London-based design consultancy BERG is small — just 10 employees right now — but over the past couple of years, it has forged a strong reputation for coming up with innovative, artful ideas and technologies. Whether it’s stunning prototype work on iPad (s aapl) magazines for Bonnier, the publisher of Popular Science, or the hugely fun light-painting app Penki, the team has been inventing its way into the public eye.
I asked Matt Webb, the company’s CEO, what’s occupying him right now, and he said BERG is trying to balance client work (including projects for the BBC, the U.K. government and Japanese ad agency Dentsu) while trying to build out its own products, too.
“One of our own projects goes to market really soon, which is exciting,” he explains. “It’s called SVK, and it’s a comic we’re publishing, written by Warren Ellis and with art by Matt “D’Israeli” Brooker. It’s a cracking detective story, and it’s partially printed in invisible ink. The comic — it’s a physical comic — comes with an ultra-violet torch so you can read the hidden parts.”
Producing a piece of paper-based fiction is, perhaps, an unusual turn for a team better known for its grasp of technology. Given that the team loves comics, loves playing around and making toys, and seems to be part of a constant performance about inventing the future, then it could all look like a grand indulgence. But, says Webb, aside from these personal reasons, it’s actually a project with an ulterior purpose: to learn how to build out manufacturing and distribution.
“What we’ve got ready is a warehouse, pick and pack, and a web shop — all automated processes and ready to be filled with inventory. It’s neat, because this is where product is going: You have to own your own distribution if you want to provide a great end-to-end customer experience.”
He adds that this end-to-end handle on commerce is ripe for innovation and reinvention for practical reasons.
“If you own your own distribution, you can afford to spend more on making a quality product instead, made for a smaller number of more discerning people. You avoid the trap of needing a hit that sells millions and millions of something — but spending most of that on marketing and distribution, and having a bunch of failures — which is the trap I believe a lot of big mass manufacture companies are in. ‘Product’ will be reinvented, just as music and media were reinvented by iTunes and blogs: there is a world appearing in between the big guys and the little hobbyists. The middle is getting filled in.”
To get an idea of what he’s talking about, perhaps it’s worth examining how BERG’s process of inventing new products happens. BERG’s raison d’etre is, ultimately, “design fiction:” stories or narratives about how future products would work, often delivered through short films or talks.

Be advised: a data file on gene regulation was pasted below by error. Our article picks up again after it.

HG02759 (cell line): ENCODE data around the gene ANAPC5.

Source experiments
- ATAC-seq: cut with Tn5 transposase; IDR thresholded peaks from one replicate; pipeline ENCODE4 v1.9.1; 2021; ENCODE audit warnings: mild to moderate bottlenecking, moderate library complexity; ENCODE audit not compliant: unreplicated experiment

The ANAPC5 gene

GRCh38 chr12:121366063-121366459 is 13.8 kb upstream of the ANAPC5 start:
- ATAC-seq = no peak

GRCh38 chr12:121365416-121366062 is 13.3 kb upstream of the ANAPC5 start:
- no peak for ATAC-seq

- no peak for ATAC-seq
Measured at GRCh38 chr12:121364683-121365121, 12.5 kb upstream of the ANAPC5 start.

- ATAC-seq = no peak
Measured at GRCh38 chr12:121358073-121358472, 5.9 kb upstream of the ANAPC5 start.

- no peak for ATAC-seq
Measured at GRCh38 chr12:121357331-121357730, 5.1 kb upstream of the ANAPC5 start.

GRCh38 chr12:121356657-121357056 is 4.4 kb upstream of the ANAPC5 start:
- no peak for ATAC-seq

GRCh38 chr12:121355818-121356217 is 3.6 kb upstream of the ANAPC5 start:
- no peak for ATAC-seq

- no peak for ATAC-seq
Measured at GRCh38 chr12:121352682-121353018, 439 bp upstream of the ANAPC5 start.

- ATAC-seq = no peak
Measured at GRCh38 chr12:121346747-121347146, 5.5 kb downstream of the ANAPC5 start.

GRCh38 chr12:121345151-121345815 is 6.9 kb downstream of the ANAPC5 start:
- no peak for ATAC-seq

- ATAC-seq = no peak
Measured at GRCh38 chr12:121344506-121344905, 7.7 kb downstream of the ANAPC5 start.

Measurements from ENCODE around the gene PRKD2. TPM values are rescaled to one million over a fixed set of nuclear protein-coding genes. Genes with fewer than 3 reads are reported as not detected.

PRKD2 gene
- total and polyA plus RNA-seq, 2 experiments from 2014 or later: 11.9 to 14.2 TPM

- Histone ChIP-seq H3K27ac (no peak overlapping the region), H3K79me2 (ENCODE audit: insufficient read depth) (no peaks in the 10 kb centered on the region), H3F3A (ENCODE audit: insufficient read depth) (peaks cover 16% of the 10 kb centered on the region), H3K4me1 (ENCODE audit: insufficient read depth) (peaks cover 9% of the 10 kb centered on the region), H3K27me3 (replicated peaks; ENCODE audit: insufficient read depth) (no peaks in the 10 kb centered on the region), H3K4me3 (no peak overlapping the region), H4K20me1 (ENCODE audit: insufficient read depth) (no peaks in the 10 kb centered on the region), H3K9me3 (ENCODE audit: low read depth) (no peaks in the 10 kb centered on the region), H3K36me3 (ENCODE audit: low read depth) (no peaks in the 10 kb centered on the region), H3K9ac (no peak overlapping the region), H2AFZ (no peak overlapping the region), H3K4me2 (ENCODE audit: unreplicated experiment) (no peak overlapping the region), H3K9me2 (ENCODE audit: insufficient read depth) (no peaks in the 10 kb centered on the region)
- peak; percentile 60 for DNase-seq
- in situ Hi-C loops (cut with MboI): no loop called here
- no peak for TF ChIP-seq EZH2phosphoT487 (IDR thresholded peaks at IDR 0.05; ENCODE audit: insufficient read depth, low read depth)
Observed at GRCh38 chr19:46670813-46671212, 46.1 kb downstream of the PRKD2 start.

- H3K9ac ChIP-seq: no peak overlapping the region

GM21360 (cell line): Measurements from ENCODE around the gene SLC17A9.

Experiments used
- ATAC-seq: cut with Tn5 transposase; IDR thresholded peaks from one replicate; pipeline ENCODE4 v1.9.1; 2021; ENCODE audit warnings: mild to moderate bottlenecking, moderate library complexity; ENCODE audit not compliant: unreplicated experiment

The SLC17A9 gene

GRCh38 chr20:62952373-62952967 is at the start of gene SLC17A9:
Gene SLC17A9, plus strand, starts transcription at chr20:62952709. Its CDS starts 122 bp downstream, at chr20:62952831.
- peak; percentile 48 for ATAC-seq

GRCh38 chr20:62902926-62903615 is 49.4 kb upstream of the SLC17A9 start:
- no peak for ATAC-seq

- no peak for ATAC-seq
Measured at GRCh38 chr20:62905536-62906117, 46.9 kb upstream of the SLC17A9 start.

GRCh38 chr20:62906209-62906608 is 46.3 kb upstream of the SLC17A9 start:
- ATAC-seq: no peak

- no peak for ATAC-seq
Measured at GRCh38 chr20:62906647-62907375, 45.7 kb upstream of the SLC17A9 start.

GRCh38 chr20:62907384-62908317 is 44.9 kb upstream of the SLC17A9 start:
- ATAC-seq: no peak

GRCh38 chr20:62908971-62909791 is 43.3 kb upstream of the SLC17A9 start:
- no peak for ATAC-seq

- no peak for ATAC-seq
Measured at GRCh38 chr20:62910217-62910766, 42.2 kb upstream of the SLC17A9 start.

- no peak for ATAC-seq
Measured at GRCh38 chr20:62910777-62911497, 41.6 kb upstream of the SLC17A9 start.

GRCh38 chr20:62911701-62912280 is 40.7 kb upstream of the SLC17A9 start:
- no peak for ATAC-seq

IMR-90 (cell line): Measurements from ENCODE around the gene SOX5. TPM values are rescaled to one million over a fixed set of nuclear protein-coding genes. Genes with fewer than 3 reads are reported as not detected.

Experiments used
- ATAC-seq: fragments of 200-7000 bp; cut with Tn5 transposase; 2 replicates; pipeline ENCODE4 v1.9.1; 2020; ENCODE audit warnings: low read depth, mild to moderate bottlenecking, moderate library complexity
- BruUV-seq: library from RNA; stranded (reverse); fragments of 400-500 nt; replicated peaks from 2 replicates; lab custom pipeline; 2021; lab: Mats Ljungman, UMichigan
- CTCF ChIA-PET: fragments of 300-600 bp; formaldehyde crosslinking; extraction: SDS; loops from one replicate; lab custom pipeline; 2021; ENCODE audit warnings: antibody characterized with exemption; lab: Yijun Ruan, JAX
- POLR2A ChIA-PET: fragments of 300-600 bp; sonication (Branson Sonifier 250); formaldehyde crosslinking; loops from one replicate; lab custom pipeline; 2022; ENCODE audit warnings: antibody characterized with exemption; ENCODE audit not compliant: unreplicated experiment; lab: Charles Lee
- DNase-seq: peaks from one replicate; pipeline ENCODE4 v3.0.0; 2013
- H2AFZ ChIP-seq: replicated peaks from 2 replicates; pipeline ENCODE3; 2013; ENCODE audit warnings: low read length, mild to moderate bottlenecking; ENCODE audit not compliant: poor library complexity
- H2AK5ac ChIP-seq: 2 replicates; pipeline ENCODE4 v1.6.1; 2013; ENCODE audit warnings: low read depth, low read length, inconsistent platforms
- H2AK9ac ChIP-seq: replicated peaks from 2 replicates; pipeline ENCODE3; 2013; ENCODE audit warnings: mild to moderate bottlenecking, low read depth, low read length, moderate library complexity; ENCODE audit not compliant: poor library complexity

Webb says the starting place for those stories has changed radically.
“If you look 50 years ago, or 100 years ago, the technology in our homes was the offcuts of the military, or of factories, of industry. Look at computers, which came in equal parts from the need to calculate ballistics in the world wars, and from Silicon Valley, which was at the heart of Cold War investment into space and rocketry. Or mobile phones, which came from battlefield communications. Or even dishwashers and washing machines, which were spin-offs of technology originated in factories.”
“Now you look, [and] the bleeding edge of technology in the home originates from consumer use. The iPhone (s aapl) is better than anything the military ever made. Toys are a great place to look for the latest technology. And even computers, which used to be driven by office use and mainframes, are now led by the nose by technology in personal tablets and laptops, used for games and consuming media. So we’ve flipped from the industrial to the domestic.”
This is something he thinks holds great possibility for all kinds of new ideas to rise to the surface.
“Although Apple has done enormously well on this flip — that is, the iPhone and iPad — I don’t believe this change has been fully understood or fully taken advantage of. We’re surrounded by these behemoths of mass consumption, mass production, mass media — and they’re all artifacts of an age of economies of scale, and margins measured in fractions of cents, and advertising at grand scales. These industrial assumptions no longer hold, and all kinds of new opportunities are opening up. So for me, I’m thinking about the home, and about short-run manufacture, and about robots, and about technology used by small social groups like families. How do we visualise and design for all of this? It’s all good fun.”